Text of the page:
by Arnaud and Naja Girard........
To allow an additional 60 plus apartments on his property, a Key West developer nearly doubled the size of his parcel – on paper. And some of the City Commissioners, who last month signed off on the development agreement, knew all about it.
Under Key West zoning density ratios, developer/lawyer Barton Smith needed a minimum of 4.5 acres to build 62 new housing units on his property at Sunset Marina.
“And so here are the boundaries of the parcel. I click on each point of intersection. The computer does the math.” We are sitting with Jim Gale, in front of his computer at the Property Appraiser’s office.
“We have an excellent software program to compute total area,” explained Scott Russel, the Monroe County Property Appraiser.
The curser is flying from point to point on the lot’s upland boundary lines at 5555 College Road, Sunset Marina. A final double-click on the keyboard and “here it is -- roughly 134,000 sf -- that’s about 3.08 acres,” says Gale.
“Not 4.5? Are you sure?” we asked.
“Jim is the numbers guy,” said Property Appraiser, Scott Russel, “I have total faith in him.”
[Once the dockmaster’s office, which we discovered is actually on the water, is subtracted from the calculation the total upland area decreases. The official upland build-able area found by the Property Appraiser’s Office is 2.73 acres.]
Could Barton Smith, dubbed by County Commissioner Sylvia Murphy as the “devious” Mr. Smith, have actually nearly doubled the size of his parcel in his application? And if so, how did he get that past the City’s Planning Department?
The documentation provided by the Property Appraiser’s Office is pretty clear. Smith pays taxes on 2.73 acres of commercial waterfront. The rest, over 71 acres, is baybottom, wetlands, and mangrove areas.
The project has triggered public outrage over Smith’s controversial interpretation of the 30% low and median-income affordable housing requirement: He somehow convinced a City Commission presiding over an unprecedented housing crisis that the requirement for a 30% ratio of lower-income affordable housing doesn’t apply to his project.
We asked the Planning Department for a copy of their calculations for the size of the upland area for Sunset Marina. Planners apparently knew we’d spoken to the Property Appraiser and immediately volunteered that, “the Property Appraiser’s Office are not licensed surveyors,” and provided a copy of a survey that Barton Smith had given them.
The “survey” however has a disclaimer that specifically indicates that it is “not a boundary survey,” and “the legal description has been provided by the client or his or her representative.”
It was an electronic scan, and would you believe that precisely where the estimated size of the upland area was to be indicated, an unfortunate crease in the paper made the first digit entirely unreadable?
We asked for clarification but have not received a response as of press time.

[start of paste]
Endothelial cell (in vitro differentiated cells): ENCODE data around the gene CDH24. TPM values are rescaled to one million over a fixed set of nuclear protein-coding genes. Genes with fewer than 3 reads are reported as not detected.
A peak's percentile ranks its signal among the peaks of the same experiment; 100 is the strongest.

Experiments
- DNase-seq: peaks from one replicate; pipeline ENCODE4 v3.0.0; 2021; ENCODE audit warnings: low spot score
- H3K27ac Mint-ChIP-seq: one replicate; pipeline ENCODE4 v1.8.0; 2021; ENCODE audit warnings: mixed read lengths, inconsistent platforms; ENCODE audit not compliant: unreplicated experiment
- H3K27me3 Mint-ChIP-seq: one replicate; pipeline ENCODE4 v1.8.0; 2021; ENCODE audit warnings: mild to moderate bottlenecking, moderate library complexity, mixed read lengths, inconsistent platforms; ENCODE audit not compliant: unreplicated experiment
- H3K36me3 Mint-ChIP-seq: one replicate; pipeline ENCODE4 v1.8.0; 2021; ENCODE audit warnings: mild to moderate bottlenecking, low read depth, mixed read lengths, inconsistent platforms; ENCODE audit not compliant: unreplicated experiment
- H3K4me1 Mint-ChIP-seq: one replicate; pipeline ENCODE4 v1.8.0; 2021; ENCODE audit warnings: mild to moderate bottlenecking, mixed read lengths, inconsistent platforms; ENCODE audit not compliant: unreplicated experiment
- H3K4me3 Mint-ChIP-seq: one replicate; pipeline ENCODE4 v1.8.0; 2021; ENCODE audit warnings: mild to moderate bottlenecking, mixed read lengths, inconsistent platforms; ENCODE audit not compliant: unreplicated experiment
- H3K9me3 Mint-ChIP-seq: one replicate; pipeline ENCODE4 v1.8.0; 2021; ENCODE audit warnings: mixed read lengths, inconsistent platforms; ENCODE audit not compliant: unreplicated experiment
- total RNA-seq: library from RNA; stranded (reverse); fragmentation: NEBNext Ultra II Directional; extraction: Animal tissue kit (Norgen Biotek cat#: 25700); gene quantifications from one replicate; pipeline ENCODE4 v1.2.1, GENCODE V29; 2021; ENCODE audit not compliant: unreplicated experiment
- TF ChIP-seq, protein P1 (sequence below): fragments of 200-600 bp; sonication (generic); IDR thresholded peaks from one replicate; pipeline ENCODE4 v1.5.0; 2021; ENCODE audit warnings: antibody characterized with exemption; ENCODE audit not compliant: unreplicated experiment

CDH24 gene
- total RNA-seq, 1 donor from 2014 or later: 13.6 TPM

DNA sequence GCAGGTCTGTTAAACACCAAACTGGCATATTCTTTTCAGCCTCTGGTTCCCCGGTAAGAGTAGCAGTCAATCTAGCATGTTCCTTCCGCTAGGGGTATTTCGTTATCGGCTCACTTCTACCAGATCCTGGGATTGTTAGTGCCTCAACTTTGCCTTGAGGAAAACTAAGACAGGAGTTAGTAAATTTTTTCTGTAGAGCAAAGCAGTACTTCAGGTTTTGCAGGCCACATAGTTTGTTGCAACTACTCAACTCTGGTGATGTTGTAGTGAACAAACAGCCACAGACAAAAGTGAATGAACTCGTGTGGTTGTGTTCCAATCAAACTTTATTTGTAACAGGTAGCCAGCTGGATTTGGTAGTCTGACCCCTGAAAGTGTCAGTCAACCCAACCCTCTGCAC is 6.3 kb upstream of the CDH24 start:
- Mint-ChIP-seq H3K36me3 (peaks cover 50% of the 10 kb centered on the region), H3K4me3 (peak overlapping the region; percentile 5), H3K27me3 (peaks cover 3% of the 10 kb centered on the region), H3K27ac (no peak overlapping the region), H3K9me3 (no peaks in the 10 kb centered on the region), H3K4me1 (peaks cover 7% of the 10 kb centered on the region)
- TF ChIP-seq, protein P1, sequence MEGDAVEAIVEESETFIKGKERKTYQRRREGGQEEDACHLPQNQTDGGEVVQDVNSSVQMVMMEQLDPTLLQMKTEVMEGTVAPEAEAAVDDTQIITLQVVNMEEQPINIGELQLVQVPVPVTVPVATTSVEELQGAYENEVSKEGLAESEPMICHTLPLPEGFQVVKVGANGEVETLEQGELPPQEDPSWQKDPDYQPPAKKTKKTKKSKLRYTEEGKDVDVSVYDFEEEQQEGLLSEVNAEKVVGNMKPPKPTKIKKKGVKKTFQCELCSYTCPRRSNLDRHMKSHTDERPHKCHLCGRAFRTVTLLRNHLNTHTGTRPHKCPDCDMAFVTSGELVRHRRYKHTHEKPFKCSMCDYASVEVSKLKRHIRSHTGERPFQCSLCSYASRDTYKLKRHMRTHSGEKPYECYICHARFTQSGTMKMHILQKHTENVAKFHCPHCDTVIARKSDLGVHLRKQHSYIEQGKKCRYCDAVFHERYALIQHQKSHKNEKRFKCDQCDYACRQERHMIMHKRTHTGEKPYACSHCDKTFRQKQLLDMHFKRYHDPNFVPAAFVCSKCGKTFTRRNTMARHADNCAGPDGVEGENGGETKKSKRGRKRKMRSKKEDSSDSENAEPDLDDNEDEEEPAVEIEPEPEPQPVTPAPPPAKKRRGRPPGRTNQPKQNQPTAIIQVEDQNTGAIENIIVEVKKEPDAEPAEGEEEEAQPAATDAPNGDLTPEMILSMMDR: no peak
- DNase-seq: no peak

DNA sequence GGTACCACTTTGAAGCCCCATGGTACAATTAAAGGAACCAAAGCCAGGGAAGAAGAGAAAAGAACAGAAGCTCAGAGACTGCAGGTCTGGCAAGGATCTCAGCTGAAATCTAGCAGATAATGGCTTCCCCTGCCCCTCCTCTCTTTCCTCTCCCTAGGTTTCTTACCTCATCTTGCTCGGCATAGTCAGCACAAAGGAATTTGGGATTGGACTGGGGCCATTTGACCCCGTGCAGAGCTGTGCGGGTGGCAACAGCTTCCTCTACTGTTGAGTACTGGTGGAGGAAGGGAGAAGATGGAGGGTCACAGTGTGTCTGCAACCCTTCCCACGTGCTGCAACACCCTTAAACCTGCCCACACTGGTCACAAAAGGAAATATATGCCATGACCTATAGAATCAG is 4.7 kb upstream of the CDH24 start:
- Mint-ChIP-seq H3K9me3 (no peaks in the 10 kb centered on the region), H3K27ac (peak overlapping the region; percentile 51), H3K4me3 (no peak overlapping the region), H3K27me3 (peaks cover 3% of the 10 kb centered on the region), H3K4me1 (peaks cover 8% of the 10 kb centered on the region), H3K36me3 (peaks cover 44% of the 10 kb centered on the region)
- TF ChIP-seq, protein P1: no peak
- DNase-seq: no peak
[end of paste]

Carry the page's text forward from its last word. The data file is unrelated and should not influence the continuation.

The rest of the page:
But here’s the thing. In fact, when it comes to Sunset Marina, apparently “size doesn’t matter.”
Going back into the history of the property, State documents show that Sunset Marina has reached “build-out.” The last large-scale construction on the property was permitted in 1998. 60 condominium units were approved in a settlement agreement between the State of Florida Department of Community Affairs [DCA], the City of Key West, and the property owner on the condition that development of Sunset Marina would occur only as spelled out in the agreement.
In 2010 the former owner, Sunset Ventures, tried to push for new construction. At the time, the Planning Department objected to the project stating:
“Because the settlement agreement limits total development on the site, modifications to the development program can only be accomplished through modifications to the agreement.”
“Sunset Marina,” concluded then Planning Director Amy Kimball-Murley, had reached “build-out according to the agreement.”
But if you are the “devious one” and your bag of tricks includes the allegiance of the Key West establishment you might try buying Sunset Marina’s parking lot for a song and turning it into gold by getting the system to grant you development permits that would be allowed to no one else.
The State will soon begin reviewing the new Sunset Marina development agreement. According to State documents the 1998 settlement agreement is equivalent to a “deed restriction” and its covenants “run with the land.”
Interestingly, the 2010 development proposal got a lot of attention before being withdrawn. It was on City Commission agendas not once, but three times. Mayor Cates, Commissioners Weekley and Lopez all sat on the dais and public documents clearly spelled out the size of the parcel [2.8 acres] and the restrictions contained in the settlement agreement.
Somehow, this year, through those secret meetings with developers that some Commissioners pretend did not take place, they forgot all about the agreement and the “deed restrictions” the City had agreed to, and all about the true size of the parcel.
And 2.8 acres turned into 4.5.